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Workers’ comp reforms help injured workers, save jobs

The commentary by Todd McFarren president of the California Applicants’ Attorneys Association (Capitol Weekly, Jan. 15), provides an opportunity to set the record straight about recent legislative reforms of California’s once-broken workers’ compensation insurance system.

As a result of these bipartisan reforms – which increased temporary disability benefits, required medical treatment to conform to evidence-based standards and created an objective system for measuring permanent disability – California’s system is more fair for employers and injured workers.

Here are the facts:

•  Injured workers reported high levels of satisfaction with both access to and quality of medical treatment. In a survey of 1,000 injured workers conducted by the Division of Workers’ Compensation, 83 percent reported satisfaction with access to medical treatment and 78 percent reported being satisfied or very satisfied with the quality of treatment received. These results are consistent with “pre-reform” surveys and surveys conducted in group health settings.

• Claims of widespread delay and denial of legitimate medical treatment requests are unfounded. Audits by state regulators of utilization review (UR) practices (i.e., the process to determine if treatment requests are consistent with nationally recognized, evidence-based standards) found that 36 out of 37 organizations scored higher than passing, many were near-perfect. As for the non-passing organization, it processed only three treatment requests, all of which were approved. McFarren’s claim that penalties for bad behavior in the workers’ compensation system are not significant is baseless. Penalties for UR violations range as high as $50,000 per violation, and penalties for delaying or denying compensation can be as high as $400,000.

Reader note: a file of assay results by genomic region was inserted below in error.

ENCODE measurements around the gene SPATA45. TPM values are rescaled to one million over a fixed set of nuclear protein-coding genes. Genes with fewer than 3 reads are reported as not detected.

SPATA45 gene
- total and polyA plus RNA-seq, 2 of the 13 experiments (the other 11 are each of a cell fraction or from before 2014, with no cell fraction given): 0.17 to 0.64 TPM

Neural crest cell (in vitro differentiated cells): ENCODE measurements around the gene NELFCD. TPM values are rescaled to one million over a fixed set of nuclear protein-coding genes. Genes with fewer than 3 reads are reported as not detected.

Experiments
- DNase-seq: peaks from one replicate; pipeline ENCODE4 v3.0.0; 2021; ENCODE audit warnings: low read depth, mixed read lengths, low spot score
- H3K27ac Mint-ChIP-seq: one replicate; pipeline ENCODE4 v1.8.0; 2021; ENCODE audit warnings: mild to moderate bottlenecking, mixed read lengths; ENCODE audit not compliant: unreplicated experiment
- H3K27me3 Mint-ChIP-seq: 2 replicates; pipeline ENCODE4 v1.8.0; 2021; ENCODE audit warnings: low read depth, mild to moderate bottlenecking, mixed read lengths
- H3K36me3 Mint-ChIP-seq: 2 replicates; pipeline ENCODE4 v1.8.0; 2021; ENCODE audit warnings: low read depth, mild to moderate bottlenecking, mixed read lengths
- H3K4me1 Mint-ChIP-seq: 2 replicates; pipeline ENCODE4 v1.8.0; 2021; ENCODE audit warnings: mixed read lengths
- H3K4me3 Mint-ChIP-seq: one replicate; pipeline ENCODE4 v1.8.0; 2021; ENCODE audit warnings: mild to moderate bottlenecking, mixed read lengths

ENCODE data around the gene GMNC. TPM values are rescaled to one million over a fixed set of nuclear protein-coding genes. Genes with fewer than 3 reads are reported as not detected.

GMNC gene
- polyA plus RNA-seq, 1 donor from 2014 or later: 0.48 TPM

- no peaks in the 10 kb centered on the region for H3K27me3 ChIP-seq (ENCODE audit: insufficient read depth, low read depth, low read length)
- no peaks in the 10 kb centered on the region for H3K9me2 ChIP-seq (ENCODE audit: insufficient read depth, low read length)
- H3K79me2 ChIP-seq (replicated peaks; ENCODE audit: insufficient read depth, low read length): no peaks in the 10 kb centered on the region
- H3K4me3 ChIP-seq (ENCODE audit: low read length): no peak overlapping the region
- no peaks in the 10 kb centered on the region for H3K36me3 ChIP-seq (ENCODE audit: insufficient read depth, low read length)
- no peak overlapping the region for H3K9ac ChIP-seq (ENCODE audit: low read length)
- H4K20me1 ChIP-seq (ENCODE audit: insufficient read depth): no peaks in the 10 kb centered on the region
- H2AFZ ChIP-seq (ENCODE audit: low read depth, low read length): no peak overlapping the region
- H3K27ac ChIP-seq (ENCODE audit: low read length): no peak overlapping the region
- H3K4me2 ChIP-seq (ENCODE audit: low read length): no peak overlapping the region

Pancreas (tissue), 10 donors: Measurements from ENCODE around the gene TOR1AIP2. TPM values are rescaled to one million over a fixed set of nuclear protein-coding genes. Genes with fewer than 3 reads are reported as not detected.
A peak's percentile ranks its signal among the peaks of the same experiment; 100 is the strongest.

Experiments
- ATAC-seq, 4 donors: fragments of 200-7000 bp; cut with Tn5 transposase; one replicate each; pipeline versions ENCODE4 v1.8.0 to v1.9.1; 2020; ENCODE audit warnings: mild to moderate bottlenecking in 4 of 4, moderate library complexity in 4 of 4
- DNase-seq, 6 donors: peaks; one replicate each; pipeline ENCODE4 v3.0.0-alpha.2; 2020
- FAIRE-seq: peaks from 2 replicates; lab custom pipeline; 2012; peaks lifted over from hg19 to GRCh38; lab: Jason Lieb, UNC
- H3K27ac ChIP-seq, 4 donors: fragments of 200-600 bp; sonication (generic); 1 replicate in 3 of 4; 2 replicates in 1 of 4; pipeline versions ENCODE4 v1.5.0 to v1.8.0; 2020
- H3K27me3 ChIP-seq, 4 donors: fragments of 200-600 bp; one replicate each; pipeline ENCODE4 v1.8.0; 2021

• Injured workers are getting back to work in higher numbers. The “return to work” rate for injured workers increased by five percent after the reforms and as much as 11 percent for certain injury types. This is the best outcome for injured workers and was the goal of the reforms. Unfortunately, some stakeholders remain more interested in promoting disability than recovery.

• Temporary disability benefits are more generous thanks to a major benefit increase passed in 2002 and are more effectively replacing two-thirds of lost wages than before the reforms of 2004. The maximum temporary disability rate has nearly doubled since 2002, rising from $490 per week to $958 per week in 2009. Follow-up legislation passed in 2007 increased the timeframe injured workers may receive their 104 weeks of TD benefits – from two to five years.

• California’s permanent disability (PD) benefit system was redesigned to make it more objective, less litigious and more equitable. McFarren doesn’t tell you that, prior to the 2004 reforms, California saw PD claims filed at three times the national average or that PD benefits increased 62 percent between 1999 and 2004 – largely arising from aggressive litigation driven by CAAA members.

This is what prompted state lawmakers to create an objective measurement system and increase benefits for the most seriously injured workers. After a careful review of the post-reform data, the DWC has proposed regulations that would increase PD benefits by an average of 16 percent and cost employers $200 million to $400 million per year. We have supported these regulations because they are based on empirical evidence, unlike recent legislative proposals to arbitrarily boost benefits to pre-reform levels.

McFarren also conveniently uses an apples-to-oranges comparison of how different states compensate for the loss of limbs. States have vastly different ways of compensating for these rare cases – which account for less than 1 percent of all injuries. In other words, there is no meaningful methodology to make this comparison. Other studies rank California’s total wage replacement benefits near the national median and show that California employers pay 18 percent of national “indemnity benefits,” despite employing only 12 percent of the covered workforce.

Let’s not forget that, alongside the positive outcomes for injured workers, workers’ compensation costs have been reduced for California employers, including small businesses, local governments and school districts. These are the same employers who saw workers’ compensation costs nearly triple between 1999 and 2003, harming public services and the competitiveness of California businesses, some of which were forced to shed jobs or leave the state.

Given rising unemployment and economic pressures, it is no small matter that California’s costly system – once 40 percent more costly than the next highest state – has been reformed. How many fewer jobs would California have today if not for these reforms?


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